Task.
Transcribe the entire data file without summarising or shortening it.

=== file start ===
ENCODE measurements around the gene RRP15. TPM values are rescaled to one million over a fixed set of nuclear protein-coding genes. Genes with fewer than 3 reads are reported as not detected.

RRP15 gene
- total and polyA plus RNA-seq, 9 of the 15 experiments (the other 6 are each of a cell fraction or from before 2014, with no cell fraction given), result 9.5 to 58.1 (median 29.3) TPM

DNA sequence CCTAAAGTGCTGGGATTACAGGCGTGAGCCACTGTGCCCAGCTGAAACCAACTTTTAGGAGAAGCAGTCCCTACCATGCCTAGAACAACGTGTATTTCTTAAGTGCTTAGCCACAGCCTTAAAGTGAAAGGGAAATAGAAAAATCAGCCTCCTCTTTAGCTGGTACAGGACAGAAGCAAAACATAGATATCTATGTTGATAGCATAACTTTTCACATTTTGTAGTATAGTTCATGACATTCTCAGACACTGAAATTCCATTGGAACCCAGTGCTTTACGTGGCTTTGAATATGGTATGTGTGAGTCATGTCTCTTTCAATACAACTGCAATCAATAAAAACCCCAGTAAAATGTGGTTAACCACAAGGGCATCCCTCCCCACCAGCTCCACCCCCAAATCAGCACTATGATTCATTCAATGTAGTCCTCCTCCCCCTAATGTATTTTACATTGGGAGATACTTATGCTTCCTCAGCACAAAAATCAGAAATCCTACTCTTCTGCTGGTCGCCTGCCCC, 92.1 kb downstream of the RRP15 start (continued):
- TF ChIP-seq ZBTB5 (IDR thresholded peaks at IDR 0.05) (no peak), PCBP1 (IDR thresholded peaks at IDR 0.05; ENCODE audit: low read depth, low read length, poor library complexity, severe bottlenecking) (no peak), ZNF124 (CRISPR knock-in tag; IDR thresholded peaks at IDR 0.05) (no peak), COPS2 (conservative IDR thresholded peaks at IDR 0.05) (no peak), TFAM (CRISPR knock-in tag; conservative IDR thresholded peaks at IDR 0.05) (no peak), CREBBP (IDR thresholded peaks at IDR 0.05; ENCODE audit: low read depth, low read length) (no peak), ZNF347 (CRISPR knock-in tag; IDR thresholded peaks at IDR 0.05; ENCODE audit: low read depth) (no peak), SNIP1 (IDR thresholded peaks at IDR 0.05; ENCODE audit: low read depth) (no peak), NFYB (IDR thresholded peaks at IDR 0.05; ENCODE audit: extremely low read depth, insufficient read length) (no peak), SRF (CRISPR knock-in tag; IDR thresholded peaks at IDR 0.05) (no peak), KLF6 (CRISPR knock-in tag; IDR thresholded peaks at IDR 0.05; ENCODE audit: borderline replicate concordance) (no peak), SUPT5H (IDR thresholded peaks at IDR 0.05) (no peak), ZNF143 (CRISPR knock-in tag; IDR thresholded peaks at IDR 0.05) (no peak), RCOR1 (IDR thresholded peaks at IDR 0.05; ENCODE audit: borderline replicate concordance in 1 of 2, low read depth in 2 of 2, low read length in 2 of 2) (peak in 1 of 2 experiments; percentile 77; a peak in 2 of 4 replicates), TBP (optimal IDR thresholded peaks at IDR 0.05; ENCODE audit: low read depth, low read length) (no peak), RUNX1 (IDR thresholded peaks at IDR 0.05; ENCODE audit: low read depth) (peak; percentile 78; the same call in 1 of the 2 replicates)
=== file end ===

ENCODE measurements around the gene RRP15. TPM values are rescaled to one million over a fixed set of nuclear protein-coding genes. Genes with fewer than 3 reads are reported as not detected.

RRP15 gene
- total and polyA plus RNA-seq, 9 of the 15 experiments (the other 6 are each of a cell fraction or from before 2014, with no cell fraction given), result 9.5 to 58.1 (median 29.3) TPM

DNA sequence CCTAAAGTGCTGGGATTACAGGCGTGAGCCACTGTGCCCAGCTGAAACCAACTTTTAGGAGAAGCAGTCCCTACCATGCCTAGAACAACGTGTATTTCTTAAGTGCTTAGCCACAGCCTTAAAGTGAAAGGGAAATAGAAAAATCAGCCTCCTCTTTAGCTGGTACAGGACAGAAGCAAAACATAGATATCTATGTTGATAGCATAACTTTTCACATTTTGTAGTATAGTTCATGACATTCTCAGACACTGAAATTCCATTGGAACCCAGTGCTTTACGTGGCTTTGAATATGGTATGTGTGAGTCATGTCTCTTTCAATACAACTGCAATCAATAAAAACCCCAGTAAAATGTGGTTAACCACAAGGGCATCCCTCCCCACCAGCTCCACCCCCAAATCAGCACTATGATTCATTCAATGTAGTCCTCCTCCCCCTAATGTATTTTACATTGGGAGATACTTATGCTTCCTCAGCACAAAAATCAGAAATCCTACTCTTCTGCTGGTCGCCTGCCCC, 92.1 kb downstream of the RRP15 start (continued):
- TF ChIP-seq ZBTB5 (IDR thresholded peaks at IDR 0.05) (no peak), PCBP1 (IDR thresholded peaks at IDR 0.05; ENCODE audit: low read depth, low read length, poor library complexity, severe bottlenecking) (no peak), ZNF124 (CRISPR knock-in tag; IDR thresholded peaks at IDR 0.05) (no peak), COPS2 (conservative IDR thresholded peaks at IDR 0.05) (no peak), TFAM (CRISPR knock-in tag; conservative IDR thresholded peaks at IDR 0.05) (no peak), CREBBP (IDR thresholded peaks at IDR 0.05; ENCODE audit: low read depth, low read length) (no peak), ZNF347 (CRISPR knock-in tag; IDR thresholded peaks at IDR 0.05; ENCODE audit: low read depth) (no peak), SNIP1 (IDR thresholded peaks at IDR 0.05; ENCODE audit: low read depth) (no peak), NFYB (IDR thresholded peaks at IDR 0.05; ENCODE audit: extremely low read depth, insufficient read length) (no peak), SRF (CRISPR knock-in tag; IDR thresholded peaks at IDR 0.05) (no peak), KLF6 (CRISPR knock-in tag; IDR thresholded peaks at IDR 0.05; ENCODE audit: borderline replicate concordance) (no peak), SUPT5H (IDR thresholded peaks at IDR 0.05) (no peak), ZNF143 (CRISPR knock-in tag; IDR thresholded peaks at IDR 0.05) (no peak), RCOR1 (IDR thresholded peaks at IDR 0.05; ENCODE audit: borderline replicate concordance in 1 of 2, low read depth in 2 of 2, low read length in 2 of 2) (peak in 1 of 2 experiments; percentile 77; a peak in 2 of 4 replicates), TBP (optimal IDR thresholded peaks at IDR 0.05; ENCODE audit: low read depth, low read length) (no peak), RUNX1 (IDR thresholded peaks at IDR 0.05; ENCODE audit: low read depth) (peak; percentile 78; the same call in 1 of the 2 replicates)